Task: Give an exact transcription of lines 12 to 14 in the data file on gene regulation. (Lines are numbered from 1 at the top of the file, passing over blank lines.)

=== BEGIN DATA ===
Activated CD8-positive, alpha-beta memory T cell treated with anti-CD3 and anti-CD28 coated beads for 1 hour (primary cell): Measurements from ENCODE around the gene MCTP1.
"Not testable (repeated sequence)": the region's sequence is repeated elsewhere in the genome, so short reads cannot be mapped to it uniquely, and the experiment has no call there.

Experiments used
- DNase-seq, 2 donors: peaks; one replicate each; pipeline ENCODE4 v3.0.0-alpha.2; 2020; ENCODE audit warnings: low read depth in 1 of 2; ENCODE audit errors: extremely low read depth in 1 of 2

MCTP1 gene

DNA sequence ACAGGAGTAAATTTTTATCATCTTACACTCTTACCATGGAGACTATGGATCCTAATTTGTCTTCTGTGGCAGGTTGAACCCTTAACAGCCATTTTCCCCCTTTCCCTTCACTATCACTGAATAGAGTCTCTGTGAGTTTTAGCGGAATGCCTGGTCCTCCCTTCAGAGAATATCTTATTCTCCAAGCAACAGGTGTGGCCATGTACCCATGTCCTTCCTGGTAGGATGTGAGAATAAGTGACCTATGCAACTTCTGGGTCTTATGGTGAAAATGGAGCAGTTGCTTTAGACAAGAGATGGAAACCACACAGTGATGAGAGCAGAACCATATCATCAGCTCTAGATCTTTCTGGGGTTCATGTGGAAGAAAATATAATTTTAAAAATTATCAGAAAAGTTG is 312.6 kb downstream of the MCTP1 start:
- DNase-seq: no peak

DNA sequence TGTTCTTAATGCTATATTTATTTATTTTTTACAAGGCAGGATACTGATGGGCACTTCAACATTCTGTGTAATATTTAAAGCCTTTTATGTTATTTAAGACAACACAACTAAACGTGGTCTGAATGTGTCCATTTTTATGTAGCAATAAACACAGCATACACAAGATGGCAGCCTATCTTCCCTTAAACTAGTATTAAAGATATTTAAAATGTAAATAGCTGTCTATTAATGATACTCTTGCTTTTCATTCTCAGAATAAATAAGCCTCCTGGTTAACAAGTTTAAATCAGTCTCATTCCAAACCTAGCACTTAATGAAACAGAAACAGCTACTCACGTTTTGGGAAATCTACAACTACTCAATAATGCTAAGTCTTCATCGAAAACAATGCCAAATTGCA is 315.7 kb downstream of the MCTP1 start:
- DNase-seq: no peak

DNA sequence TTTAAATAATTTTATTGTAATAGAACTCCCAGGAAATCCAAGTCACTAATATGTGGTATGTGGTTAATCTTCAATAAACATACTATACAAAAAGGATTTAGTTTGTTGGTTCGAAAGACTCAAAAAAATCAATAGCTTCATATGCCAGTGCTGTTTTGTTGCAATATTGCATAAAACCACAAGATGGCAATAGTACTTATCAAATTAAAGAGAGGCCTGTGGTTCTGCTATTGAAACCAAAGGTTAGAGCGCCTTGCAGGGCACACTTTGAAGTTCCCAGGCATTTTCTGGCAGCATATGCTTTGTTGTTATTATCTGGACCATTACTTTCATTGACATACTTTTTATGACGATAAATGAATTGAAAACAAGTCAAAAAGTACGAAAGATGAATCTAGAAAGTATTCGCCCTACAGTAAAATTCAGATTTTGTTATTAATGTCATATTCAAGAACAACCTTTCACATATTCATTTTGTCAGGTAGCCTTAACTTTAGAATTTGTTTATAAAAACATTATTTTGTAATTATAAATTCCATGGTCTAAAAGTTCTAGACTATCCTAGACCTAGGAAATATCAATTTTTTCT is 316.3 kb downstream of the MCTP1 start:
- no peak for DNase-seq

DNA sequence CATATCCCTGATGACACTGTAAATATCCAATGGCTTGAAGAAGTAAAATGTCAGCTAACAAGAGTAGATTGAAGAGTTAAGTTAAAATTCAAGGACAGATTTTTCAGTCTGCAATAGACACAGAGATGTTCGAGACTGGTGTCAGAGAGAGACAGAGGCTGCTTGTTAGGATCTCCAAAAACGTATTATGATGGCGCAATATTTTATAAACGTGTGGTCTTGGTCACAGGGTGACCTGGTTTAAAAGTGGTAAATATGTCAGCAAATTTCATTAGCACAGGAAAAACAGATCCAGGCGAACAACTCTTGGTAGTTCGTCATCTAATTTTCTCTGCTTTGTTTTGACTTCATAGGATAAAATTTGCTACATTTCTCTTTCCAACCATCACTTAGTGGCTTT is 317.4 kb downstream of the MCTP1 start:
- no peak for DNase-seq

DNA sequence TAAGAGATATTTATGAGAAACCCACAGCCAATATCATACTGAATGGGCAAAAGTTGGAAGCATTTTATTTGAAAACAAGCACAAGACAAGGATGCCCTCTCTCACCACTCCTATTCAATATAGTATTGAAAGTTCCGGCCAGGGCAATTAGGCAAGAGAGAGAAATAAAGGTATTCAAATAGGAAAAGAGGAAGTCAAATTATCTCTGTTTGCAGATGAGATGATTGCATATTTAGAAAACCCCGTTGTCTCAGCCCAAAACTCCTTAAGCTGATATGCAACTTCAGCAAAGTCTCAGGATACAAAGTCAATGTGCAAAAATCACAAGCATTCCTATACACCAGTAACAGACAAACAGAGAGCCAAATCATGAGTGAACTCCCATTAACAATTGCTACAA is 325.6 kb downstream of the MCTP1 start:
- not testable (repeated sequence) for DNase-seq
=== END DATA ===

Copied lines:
DNA sequence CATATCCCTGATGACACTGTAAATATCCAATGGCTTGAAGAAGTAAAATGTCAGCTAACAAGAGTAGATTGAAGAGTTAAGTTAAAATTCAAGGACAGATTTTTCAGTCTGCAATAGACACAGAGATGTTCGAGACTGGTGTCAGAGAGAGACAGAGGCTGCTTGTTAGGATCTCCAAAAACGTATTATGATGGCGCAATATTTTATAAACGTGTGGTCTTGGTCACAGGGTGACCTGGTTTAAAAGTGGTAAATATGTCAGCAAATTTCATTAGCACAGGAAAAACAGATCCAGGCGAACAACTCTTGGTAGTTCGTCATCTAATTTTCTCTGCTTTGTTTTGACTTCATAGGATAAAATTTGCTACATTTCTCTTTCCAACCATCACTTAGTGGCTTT is 317.4 kb downstream of the MCTP1 start:
- no peak for DNase-seq

DNA sequence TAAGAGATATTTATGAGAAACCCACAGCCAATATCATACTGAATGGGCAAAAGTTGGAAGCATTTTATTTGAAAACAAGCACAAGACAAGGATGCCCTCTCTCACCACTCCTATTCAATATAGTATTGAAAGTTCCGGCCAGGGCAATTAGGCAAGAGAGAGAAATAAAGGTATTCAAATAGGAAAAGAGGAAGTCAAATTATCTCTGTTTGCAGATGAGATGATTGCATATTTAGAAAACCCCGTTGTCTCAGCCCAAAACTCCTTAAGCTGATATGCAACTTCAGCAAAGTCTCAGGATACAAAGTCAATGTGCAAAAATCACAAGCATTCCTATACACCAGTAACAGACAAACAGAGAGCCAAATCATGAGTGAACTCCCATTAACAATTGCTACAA is 325.6 kb downstream of the MCTP1 start: